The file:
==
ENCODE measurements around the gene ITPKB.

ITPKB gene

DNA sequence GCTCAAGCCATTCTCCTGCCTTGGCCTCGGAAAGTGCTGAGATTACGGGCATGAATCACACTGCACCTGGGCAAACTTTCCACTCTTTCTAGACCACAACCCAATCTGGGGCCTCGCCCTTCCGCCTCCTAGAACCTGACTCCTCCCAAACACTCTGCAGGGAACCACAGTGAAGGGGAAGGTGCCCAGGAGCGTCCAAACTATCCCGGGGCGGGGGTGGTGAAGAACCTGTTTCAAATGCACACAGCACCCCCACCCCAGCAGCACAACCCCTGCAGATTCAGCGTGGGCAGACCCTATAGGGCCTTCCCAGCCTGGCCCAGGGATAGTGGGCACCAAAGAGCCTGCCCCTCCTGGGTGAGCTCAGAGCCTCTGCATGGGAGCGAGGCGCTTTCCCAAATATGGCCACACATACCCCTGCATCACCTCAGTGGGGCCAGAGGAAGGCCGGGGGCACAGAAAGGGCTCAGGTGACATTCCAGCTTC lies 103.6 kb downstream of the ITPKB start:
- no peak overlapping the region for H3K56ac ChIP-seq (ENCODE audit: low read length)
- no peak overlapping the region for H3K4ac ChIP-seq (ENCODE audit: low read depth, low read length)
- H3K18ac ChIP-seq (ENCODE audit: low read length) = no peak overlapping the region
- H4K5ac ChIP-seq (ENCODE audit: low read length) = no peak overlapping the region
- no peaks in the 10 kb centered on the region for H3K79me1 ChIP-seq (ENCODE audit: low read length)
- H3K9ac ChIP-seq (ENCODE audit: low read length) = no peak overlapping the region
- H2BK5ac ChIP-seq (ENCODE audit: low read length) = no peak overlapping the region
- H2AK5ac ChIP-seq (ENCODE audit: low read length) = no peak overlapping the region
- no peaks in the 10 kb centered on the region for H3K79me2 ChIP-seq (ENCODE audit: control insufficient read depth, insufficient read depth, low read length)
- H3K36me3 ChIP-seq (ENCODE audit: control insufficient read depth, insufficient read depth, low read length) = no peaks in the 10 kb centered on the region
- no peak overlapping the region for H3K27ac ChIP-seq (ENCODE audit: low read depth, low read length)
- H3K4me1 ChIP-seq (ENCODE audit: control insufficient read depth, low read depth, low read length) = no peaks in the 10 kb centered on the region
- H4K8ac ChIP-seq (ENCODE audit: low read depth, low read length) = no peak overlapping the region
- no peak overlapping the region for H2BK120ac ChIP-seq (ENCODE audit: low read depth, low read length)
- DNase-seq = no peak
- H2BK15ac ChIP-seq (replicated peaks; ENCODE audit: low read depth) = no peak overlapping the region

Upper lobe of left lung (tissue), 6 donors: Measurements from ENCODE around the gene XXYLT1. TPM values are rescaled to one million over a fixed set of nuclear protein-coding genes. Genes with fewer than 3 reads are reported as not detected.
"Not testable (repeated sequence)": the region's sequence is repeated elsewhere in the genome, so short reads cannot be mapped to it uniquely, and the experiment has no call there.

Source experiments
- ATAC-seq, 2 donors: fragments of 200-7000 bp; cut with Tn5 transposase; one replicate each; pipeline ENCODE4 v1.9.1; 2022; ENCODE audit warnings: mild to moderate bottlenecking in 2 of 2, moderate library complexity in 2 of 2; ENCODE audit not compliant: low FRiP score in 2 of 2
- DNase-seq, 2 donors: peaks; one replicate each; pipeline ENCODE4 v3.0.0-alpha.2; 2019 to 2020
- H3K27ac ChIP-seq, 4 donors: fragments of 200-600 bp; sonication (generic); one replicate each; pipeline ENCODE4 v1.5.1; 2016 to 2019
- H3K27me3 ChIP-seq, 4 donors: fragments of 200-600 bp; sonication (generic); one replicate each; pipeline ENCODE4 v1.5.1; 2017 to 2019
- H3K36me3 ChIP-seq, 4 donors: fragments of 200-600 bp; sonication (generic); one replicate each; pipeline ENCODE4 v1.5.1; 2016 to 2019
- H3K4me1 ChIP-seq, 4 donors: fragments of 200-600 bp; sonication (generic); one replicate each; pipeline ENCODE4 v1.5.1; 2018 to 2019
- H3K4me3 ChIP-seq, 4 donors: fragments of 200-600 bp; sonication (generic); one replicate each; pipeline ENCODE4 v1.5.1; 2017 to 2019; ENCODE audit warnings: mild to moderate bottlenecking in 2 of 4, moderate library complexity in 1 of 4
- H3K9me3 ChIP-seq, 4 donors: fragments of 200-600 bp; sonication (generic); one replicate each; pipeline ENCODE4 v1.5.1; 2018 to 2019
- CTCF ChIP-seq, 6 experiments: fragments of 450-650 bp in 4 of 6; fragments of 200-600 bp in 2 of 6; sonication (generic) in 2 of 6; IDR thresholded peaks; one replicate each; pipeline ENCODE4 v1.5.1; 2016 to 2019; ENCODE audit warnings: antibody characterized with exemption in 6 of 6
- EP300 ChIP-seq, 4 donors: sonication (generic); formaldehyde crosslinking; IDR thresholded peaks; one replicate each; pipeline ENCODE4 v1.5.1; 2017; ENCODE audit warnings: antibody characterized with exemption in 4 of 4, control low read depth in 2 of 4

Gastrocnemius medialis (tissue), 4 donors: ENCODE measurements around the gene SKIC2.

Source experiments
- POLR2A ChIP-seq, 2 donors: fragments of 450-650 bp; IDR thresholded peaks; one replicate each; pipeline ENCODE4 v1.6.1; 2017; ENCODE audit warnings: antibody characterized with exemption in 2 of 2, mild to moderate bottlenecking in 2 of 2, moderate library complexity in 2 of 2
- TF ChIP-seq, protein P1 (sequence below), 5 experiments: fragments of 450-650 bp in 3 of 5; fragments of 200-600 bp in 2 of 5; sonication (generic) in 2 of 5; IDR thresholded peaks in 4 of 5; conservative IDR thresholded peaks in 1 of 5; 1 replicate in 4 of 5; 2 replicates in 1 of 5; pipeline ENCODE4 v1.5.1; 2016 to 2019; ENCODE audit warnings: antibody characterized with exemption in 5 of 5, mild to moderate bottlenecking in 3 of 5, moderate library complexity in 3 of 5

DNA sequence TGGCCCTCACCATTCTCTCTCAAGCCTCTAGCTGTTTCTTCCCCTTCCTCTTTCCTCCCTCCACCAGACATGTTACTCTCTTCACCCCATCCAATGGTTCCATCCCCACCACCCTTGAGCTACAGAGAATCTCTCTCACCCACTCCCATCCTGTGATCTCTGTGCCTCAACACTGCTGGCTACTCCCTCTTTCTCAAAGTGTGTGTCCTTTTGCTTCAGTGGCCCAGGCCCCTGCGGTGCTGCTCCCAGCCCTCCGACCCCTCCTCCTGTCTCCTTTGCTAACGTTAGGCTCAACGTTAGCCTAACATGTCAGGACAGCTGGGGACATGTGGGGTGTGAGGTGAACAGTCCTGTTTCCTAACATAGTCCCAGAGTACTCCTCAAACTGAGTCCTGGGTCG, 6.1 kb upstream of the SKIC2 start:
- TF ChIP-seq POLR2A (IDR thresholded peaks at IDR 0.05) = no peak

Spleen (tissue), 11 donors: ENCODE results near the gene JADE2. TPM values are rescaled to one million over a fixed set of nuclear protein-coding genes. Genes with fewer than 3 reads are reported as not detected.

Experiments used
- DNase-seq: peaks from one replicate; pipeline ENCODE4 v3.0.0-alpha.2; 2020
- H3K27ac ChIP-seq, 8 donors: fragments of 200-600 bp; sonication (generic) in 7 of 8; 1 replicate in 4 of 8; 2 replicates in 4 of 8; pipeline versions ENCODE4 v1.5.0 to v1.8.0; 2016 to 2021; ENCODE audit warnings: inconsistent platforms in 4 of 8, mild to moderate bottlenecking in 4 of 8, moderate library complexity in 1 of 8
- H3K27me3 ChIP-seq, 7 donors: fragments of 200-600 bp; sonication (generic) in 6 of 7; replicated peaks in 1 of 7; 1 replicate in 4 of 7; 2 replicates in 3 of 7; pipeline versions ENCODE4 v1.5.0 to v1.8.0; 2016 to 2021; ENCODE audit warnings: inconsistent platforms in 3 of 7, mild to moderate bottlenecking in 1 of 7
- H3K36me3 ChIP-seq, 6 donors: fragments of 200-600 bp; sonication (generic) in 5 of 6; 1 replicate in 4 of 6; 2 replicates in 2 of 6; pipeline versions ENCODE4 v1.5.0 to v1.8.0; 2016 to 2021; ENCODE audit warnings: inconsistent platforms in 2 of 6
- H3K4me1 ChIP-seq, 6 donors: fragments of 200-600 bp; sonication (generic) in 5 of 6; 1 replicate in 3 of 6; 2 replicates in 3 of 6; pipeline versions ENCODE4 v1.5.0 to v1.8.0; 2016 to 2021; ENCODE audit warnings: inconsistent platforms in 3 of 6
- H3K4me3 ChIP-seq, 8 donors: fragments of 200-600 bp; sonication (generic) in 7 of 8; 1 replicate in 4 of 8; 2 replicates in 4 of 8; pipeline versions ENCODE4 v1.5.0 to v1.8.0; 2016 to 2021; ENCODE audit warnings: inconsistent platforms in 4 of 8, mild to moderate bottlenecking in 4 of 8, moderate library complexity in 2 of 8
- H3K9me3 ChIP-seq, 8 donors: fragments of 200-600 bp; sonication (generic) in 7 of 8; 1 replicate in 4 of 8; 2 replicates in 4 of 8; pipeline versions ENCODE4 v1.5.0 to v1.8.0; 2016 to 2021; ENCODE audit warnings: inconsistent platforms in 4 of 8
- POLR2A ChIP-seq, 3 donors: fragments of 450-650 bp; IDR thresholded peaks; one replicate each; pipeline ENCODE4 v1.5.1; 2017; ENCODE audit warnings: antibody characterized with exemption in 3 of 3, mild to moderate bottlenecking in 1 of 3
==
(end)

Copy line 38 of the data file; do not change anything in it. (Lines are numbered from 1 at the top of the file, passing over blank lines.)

- TF ChIP-seq POLR2A (IDR thresholded peaks at IDR 0.05) = no peak